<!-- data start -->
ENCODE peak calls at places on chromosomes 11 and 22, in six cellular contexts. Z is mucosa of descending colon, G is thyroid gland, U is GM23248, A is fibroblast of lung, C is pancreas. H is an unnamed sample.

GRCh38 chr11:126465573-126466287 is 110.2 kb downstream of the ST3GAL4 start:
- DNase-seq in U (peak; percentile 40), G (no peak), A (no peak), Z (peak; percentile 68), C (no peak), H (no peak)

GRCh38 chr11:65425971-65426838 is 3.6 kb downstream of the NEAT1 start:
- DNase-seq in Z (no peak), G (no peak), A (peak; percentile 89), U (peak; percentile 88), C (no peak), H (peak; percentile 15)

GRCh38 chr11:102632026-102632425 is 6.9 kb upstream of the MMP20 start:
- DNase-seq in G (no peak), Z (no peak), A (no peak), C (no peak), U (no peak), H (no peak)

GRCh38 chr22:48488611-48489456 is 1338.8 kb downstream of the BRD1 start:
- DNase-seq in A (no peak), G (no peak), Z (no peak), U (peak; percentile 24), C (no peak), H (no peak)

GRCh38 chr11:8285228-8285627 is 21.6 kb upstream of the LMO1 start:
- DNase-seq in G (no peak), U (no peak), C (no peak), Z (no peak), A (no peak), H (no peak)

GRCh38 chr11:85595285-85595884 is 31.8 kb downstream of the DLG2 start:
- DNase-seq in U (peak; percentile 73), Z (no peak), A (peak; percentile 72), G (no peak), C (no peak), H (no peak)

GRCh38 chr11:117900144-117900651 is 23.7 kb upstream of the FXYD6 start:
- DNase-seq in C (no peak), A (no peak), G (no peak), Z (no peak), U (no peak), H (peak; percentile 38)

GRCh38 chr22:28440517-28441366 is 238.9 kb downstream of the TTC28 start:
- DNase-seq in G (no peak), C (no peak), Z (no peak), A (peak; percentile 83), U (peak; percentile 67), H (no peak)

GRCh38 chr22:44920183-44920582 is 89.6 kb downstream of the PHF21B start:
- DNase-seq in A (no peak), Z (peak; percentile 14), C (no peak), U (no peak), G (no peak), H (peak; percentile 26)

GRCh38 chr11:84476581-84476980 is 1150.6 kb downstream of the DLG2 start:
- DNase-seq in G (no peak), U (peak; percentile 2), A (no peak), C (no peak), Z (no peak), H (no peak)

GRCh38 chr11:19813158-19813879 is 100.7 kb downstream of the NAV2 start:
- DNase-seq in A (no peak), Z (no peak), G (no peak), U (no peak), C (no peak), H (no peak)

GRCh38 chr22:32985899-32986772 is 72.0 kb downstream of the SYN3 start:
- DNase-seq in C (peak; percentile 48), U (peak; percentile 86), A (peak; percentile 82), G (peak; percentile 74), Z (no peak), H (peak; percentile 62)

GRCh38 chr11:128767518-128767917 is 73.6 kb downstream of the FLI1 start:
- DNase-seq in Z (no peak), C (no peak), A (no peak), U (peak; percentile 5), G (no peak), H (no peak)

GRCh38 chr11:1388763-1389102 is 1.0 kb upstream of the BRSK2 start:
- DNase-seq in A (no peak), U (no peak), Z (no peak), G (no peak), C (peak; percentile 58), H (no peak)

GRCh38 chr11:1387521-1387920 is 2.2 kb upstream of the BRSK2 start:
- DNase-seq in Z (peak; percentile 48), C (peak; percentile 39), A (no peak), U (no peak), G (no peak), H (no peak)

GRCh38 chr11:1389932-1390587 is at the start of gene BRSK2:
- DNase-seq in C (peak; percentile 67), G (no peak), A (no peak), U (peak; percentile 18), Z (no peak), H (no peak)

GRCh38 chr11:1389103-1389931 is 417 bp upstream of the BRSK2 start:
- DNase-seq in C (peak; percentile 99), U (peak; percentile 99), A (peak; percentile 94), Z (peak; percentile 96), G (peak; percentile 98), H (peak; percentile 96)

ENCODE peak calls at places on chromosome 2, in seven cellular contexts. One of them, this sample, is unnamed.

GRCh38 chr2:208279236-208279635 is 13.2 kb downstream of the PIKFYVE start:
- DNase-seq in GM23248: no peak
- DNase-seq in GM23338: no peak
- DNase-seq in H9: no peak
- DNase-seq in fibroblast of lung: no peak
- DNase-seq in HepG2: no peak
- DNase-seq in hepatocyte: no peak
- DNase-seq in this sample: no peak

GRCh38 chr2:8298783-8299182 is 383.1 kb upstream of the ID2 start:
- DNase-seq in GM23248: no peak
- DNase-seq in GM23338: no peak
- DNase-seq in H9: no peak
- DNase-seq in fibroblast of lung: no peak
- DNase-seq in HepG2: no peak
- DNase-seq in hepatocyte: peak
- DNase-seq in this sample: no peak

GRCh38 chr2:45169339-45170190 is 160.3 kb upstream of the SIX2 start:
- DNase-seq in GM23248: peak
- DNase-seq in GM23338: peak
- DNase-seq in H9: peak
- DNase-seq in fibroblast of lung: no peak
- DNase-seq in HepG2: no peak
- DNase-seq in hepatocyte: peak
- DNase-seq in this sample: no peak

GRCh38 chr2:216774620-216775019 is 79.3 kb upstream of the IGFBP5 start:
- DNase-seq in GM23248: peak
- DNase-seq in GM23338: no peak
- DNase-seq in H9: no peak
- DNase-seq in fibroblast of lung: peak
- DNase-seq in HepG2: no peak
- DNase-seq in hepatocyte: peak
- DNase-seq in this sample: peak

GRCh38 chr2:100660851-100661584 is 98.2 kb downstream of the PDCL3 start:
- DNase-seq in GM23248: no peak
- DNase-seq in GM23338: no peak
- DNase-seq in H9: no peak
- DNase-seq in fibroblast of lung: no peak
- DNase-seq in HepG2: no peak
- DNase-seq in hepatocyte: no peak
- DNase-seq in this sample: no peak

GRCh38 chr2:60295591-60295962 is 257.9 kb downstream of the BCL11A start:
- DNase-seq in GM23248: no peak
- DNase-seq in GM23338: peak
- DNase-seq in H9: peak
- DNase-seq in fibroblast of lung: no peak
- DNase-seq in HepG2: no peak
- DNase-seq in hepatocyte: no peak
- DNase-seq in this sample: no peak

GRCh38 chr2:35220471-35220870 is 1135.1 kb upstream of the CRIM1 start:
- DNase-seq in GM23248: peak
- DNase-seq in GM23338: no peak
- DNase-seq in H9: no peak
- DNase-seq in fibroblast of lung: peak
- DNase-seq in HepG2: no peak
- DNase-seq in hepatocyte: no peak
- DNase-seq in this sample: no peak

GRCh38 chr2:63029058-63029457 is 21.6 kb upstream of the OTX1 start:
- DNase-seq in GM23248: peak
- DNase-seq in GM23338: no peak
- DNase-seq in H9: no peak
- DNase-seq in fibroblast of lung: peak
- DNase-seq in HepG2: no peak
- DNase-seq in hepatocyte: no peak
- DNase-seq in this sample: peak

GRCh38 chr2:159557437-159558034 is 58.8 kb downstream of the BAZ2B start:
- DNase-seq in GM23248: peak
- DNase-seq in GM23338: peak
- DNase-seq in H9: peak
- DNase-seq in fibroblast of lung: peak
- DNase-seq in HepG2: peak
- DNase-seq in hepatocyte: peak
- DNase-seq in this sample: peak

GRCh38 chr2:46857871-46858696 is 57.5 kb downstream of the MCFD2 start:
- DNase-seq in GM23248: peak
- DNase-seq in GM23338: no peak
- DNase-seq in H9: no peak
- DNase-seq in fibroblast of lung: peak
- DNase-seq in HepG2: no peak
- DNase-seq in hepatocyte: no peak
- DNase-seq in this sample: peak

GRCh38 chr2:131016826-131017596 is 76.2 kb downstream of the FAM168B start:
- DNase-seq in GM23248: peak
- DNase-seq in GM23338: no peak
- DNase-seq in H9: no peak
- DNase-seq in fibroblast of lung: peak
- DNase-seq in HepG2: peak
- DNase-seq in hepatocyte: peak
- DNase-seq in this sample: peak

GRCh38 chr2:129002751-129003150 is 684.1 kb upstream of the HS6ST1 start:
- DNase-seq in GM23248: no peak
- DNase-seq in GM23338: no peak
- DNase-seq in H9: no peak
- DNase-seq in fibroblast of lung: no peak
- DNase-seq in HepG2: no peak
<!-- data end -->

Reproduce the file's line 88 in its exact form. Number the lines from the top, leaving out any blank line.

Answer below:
- DNase-seq in H9: no peak